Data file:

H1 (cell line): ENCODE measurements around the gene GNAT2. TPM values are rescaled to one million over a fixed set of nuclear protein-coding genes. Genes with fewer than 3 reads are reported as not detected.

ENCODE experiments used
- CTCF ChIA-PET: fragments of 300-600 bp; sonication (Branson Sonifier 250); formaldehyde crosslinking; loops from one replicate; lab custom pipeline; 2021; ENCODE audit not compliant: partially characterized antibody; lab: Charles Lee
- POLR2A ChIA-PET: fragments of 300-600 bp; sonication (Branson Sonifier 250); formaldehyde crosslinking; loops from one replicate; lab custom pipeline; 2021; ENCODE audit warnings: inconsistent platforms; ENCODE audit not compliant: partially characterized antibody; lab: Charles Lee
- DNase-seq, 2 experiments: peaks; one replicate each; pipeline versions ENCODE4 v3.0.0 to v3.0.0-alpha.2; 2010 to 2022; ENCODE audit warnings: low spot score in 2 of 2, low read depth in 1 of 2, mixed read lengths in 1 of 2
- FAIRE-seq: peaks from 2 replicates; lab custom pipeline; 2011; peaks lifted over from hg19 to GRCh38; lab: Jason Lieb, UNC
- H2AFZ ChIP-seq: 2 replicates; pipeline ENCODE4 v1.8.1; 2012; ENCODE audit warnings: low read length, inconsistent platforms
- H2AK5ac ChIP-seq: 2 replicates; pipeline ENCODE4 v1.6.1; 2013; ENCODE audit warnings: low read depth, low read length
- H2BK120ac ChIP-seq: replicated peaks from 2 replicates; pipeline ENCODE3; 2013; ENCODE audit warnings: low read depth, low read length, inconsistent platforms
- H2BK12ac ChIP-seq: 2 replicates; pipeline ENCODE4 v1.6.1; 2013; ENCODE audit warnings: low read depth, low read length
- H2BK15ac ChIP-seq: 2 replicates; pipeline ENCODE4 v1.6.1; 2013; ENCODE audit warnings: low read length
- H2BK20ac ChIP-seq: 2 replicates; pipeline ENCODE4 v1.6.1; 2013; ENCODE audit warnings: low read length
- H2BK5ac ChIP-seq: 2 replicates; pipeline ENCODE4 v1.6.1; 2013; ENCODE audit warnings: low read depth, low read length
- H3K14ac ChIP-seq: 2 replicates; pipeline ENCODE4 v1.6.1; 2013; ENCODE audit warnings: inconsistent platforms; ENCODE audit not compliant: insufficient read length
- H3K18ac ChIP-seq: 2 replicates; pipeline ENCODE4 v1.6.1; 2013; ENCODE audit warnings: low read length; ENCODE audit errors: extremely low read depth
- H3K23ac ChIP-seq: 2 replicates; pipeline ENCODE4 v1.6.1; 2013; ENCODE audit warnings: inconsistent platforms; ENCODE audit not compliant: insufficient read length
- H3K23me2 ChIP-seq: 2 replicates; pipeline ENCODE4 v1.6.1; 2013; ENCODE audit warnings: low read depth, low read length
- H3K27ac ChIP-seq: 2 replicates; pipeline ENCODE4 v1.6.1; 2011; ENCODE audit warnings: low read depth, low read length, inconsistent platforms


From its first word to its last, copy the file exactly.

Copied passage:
H1 (cell line): ENCODE measurements around the gene GNAT2. TPM values are rescaled to one million over a fixed set of nuclear protein-coding genes. Genes with fewer than 3 reads are reported as not detected.

ENCODE experiments used
- CTCF ChIA-PET: fragments of 300-600 bp; sonication (Branson Sonifier 250); formaldehyde crosslinking; loops from one replicate; lab custom pipeline; 2021; ENCODE audit not compliant: partially characterized antibody; lab: Charles Lee
- POLR2A ChIA-PET: fragments of 300-600 bp; sonication (Branson Sonifier 250); formaldehyde crosslinking; loops from one replicate; lab custom pipeline; 2021; ENCODE audit warnings: inconsistent platforms; ENCODE audit not compliant: partially characterized antibody; lab: Charles Lee
- DNase-seq, 2 experiments: peaks; one replicate each; pipeline versions ENCODE4 v3.0.0 to v3.0.0-alpha.2; 2010 to 2022; ENCODE audit warnings: low spot score in 2 of 2, low read depth in 1 of 2, mixed read lengths in 1 of 2
- FAIRE-seq: peaks from 2 replicates; lab custom pipeline; 2011; peaks lifted over from hg19 to GRCh38; lab: Jason Lieb, UNC
- H2AFZ ChIP-seq: 2 replicates; pipeline ENCODE4 v1.8.1; 2012; ENCODE audit warnings: low read length, inconsistent platforms
- H2AK5ac ChIP-seq: 2 replicates; pipeline ENCODE4 v1.6.1; 2013; ENCODE audit warnings: low read depth, low read length
- H2BK120ac ChIP-seq: replicated peaks from 2 replicates; pipeline ENCODE3; 2013; ENCODE audit warnings: low read depth, low read length, inconsistent platforms
- H2BK12ac ChIP-seq: 2 replicates; pipeline ENCODE4 v1.6.1; 2013; ENCODE audit warnings: low read depth, low read length
- H2BK15ac ChIP-seq: 2 replicates; pipeline ENCODE4 v1.6.1; 2013; ENCODE audit warnings: low read length
- H2BK20ac ChIP-seq: 2 replicates; pipeline ENCODE4 v1.6.1; 2013; ENCODE audit warnings: low read length
- H2BK5ac ChIP-seq: 2 replicates; pipeline ENCODE4 v1.6.1; 2013; ENCODE audit warnings: low read depth, low read length
- H3K14ac ChIP-seq: 2 replicates; pipeline ENCODE4 v1.6.1; 2013; ENCODE audit warnings: inconsistent platforms; ENCODE audit not compliant: insufficient read length
- H3K18ac ChIP-seq: 2 replicates; pipeline ENCODE4 v1.6.1; 2013; ENCODE audit warnings: low read length; ENCODE audit errors: extremely low read depth
- H3K23ac ChIP-seq: 2 replicates; pipeline ENCODE4 v1.6.1; 2013; ENCODE audit warnings: inconsistent platforms; ENCODE audit not compliant: insufficient read length
- H3K23me2 ChIP-seq: 2 replicates; pipeline ENCODE4 v1.6.1; 2013; ENCODE audit warnings: low read depth, low read length
- H3K27ac ChIP-seq: 2 replicates; pipeline ENCODE4 v1.6.1; 2011; ENCODE audit warnings: low read depth, low read length, inconsistent platforms